The Lovers of Wensley Dale (part 2) by Bill Kirton
|By Jon Sullivan via Wikimedia Commons|
This continues the story I began in last month’s blog. It also benefits from having its reality enhanced by the meteorological authentication of its setting thanks to the recent onslaught of 'the beast from the east'.
Leticia’s body was still awash with the desire Roger’s parting kiss had kindled in her. Her time at Wal-Mart had dulled her appreciation of metaphor to such an extent that she was ignorant of the fact that the conflation of ‘kindled’ and ‘awash’ implied a soggy fireplace. For her, the passion was an awakening, a confirmation that her time spent watching those TV movies written by Jane Austen had been the beginning of her education as a Belle Dame sans Merci.
She got up, poured herself another glass of the rich red wine and once more stood before the cheval mirror, turning her body to admire the way the satin folded jealously down the curve of her back. She lifted the hem of her dress, admired the legs which Roger had kissed and likened to freshly dug asparagus, and felt again the stirring inside her that was always provoked by the memory of his lips on her skin. She wanted him again. Badly. His sardonic laugh was a drug, the curl of his hair a challenge, his cheese-related quips a delight.
His image came to her – pulsing, hot, eager – and the Beethoven was suddenly infiltrated by the counterpoint of her Spice Girls' Wannabe ring tone. Roger! It was a sign. Merely thinking of him was bringing him to her, giving her access to his voice and, by extension, the tongue and lips which caressed its modulations into the air. The telepathy she sensed between them had flown through the night like a voracious butterfly and burrowed into his mind. And his body. And forced him to call her.
She put down her glass and looked around for her cell phone. (She’d stopped calling it a ‘mobile’ when Roger had smiled at her and told her that anecdote about himself with the
Chihuahua and the B-movie
actress in the elevator in .)
It was on the rug in front of the blazing fire. She grabbed it without
bothering to look at its little screen, spread herself on the sheepskin, rolled
onto her back and pressed the button. There was silence with only a faint sound
of breathing to disturb it. Philadelphia
‘Darling?’ she said.
The silence stretched. Then came a sneeze.
‘Roger?’ she said, alarmed at the thought that he was in any discomfort.
‘’snot Roger,’ said a voice.
Leticia sat up.
‘Who is it?’ she snapped, angry that her lover’s place had been usurped by a stranger.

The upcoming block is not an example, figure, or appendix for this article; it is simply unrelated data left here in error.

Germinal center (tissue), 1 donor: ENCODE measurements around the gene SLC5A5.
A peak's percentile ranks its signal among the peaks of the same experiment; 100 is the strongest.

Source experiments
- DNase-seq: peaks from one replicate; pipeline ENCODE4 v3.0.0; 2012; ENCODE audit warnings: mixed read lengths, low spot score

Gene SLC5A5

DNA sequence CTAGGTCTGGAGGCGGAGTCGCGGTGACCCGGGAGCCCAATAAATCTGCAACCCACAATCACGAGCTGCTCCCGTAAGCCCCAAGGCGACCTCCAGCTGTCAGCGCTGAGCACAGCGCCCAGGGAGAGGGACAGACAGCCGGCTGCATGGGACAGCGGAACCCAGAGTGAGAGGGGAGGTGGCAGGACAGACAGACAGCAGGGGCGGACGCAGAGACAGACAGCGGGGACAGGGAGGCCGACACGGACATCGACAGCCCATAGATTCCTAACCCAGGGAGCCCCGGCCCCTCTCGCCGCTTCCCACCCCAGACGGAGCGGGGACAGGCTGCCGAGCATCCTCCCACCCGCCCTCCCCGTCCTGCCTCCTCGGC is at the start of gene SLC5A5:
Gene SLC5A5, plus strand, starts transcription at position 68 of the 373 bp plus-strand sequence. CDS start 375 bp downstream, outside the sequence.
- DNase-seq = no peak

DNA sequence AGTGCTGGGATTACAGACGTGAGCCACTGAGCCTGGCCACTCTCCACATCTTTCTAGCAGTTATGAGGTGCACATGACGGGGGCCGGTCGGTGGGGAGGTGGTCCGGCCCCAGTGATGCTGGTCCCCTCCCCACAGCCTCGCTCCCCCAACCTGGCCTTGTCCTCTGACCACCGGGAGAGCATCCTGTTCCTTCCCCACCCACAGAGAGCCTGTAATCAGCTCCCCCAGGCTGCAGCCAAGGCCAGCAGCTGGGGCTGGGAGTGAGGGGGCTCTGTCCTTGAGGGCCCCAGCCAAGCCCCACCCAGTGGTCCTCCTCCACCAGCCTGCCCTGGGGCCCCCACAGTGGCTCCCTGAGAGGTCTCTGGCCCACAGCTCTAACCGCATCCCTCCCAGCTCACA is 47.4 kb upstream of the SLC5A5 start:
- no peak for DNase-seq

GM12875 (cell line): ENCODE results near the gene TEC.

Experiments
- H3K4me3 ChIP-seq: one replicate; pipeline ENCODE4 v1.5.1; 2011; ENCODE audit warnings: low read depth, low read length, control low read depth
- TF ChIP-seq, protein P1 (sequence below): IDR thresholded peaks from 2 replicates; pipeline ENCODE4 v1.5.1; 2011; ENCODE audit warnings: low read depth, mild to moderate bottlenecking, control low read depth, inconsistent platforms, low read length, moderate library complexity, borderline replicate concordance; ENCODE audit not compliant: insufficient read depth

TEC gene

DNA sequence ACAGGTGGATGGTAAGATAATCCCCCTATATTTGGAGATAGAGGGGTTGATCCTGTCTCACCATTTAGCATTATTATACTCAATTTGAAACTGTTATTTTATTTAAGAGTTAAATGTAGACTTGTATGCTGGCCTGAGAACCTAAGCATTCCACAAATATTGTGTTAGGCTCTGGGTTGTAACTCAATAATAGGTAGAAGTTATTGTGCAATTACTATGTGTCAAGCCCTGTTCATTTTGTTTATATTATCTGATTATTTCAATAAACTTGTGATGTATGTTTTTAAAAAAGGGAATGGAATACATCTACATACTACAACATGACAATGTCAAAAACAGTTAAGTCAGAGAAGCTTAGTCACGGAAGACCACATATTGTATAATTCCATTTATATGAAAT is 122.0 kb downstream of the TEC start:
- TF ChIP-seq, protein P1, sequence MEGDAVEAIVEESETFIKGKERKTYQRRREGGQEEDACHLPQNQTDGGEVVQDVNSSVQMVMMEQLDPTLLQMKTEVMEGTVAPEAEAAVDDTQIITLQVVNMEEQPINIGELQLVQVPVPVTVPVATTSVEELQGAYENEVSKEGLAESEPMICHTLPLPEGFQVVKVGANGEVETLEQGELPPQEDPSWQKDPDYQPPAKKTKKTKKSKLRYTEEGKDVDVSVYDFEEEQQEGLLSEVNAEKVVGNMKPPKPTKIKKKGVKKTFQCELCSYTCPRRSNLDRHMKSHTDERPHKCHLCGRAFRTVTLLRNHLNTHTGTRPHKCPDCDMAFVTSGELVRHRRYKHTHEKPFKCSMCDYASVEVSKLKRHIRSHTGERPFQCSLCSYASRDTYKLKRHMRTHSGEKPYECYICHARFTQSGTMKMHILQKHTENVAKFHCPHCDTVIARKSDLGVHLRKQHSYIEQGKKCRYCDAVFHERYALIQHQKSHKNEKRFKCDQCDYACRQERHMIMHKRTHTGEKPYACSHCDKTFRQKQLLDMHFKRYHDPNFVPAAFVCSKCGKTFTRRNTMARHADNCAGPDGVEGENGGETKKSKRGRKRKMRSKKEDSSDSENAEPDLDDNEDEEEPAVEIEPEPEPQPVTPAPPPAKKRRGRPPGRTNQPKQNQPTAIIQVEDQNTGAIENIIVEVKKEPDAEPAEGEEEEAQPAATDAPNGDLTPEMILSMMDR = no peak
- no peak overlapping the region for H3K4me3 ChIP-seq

‘’sme. Gavin,’ said the voice.
‘Oh no. What do you want? Bugger aff,’ said Leticia, her accent resurfacing for the first time in days.
‘Ah cannae. Ah’ve got a puncture,’ said Gavin.
‘Ah’m no a bloody bike shop,’ said Leticia. ‘Whit ye phonin me fer?’
‘’cuz Ah still loves ye, Doris,’ said Gavin.
‘Dinnae call me that,’ said Leticia.
‘But it’s yer name.’
‘No ony mair. So bugger aff. Where are ye, onywye?’
‘Ootside,’ said Gavin. ‘Ah rode up here to see ye, but me bike got the puncture just past the village so Ah pushed it here.’
Leticia couldn’t believe what she was hearing. The village was a mile away. The snow was over a foot deep. He couldn’t be here. Not Gavin. Not that loser. Outside Roger’s log cabin? Impossible.
She went to the window and looked out. In the yellow light it cast on the deepening snow stood a figure, wearing only a Celtic football shirt and a pair of jeans. Over his shoulder was a bike.
Bloody Gavin. She felt the hot tears brimming in her eyes. This never happened to Miss Bennett. It made a mockery of the flickering fire, the cabin’s sumptuous interior. It breached her dream and, in its place, built stark reminders of Wal-Mart and special offers on selected brands of cheese.
Gavin’s phone was still pressed to his ear.
‘Oh God, ye look gorgeous,’ he said.
‘So Ah bloody should,’ said Leticia. ‘This is a Vera Wang frock. Twelve hunnerd quid’s worth.’
Gavin knelt in the snow, one arm stretched beseechingly out toward her, the other still holding his phone.
‘Come hame. Please,’ he said.
Home. The single room in the tenement. The Pizza Hut deliveries. The laundrette. The TV with just five channels. No, she’d graduated from all that. She’d been elevated to the hushed but pulsing portals of desire, to walk the corridors of amorous elegance. She could control her own destiny. Doris was dead. Long live Leticia.
She closed the phone and drew the curtains. Even in such adversity, love would triumph.